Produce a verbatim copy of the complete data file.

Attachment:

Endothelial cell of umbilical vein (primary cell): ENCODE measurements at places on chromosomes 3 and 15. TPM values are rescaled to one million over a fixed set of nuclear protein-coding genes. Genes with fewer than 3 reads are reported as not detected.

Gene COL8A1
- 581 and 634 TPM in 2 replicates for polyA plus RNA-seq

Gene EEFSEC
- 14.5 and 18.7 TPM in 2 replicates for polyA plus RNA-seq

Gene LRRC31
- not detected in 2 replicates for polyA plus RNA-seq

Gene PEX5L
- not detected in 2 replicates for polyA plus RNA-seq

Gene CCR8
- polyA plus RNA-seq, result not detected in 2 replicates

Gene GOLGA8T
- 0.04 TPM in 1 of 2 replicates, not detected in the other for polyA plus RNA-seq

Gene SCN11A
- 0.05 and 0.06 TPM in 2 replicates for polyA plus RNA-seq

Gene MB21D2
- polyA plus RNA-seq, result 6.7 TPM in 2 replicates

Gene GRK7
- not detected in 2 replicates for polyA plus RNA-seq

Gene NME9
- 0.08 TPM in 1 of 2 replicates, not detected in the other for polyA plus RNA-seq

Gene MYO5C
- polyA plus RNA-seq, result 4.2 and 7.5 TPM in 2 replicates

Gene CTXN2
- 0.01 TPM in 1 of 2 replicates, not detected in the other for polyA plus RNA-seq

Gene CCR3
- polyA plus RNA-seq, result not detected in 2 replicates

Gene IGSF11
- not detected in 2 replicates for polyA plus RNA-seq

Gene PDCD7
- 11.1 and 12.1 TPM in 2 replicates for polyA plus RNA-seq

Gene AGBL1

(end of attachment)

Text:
Endothelial cell of umbilical vein (primary cell): ENCODE measurements at places on chromosomes 3 and 15. TPM values are rescaled to one million over a fixed set of nuclear protein-coding genes. Genes with fewer than 3 reads are reported as not detected.

Gene COL8A1
- 581 and 634 TPM in 2 replicates for polyA plus RNA-seq

Gene EEFSEC
- 14.5 and 18.7 TPM in 2 replicates for polyA plus RNA-seq

Gene LRRC31
- not detected in 2 replicates for polyA plus RNA-seq

Gene PEX5L
- not detected in 2 replicates for polyA plus RNA-seq

Gene CCR8
- polyA plus RNA-seq, result not detected in 2 replicates

Gene GOLGA8T
- 0.04 TPM in 1 of 2 replicates, not detected in the other for polyA plus RNA-seq

Gene SCN11A
- 0.05 and 0.06 TPM in 2 replicates for polyA plus RNA-seq

Gene MB21D2
- polyA plus RNA-seq, result 6.7 TPM in 2 replicates

Gene GRK7
- not detected in 2 replicates for polyA plus RNA-seq

Gene NME9
- 0.08 TPM in 1 of 2 replicates, not detected in the other for polyA plus RNA-seq

Gene MYO5C
- polyA plus RNA-seq, result 4.2 and 7.5 TPM in 2 replicates

Gene CTXN2
- 0.01 TPM in 1 of 2 replicates, not detected in the other for polyA plus RNA-seq

Gene CCR3
- polyA plus RNA-seq, result not detected in 2 replicates

Gene IGSF11
- not detected in 2 replicates for polyA plus RNA-seq

Gene PDCD7
- 11.1 and 12.1 TPM in 2 replicates for polyA plus RNA-seq

Gene AGBL1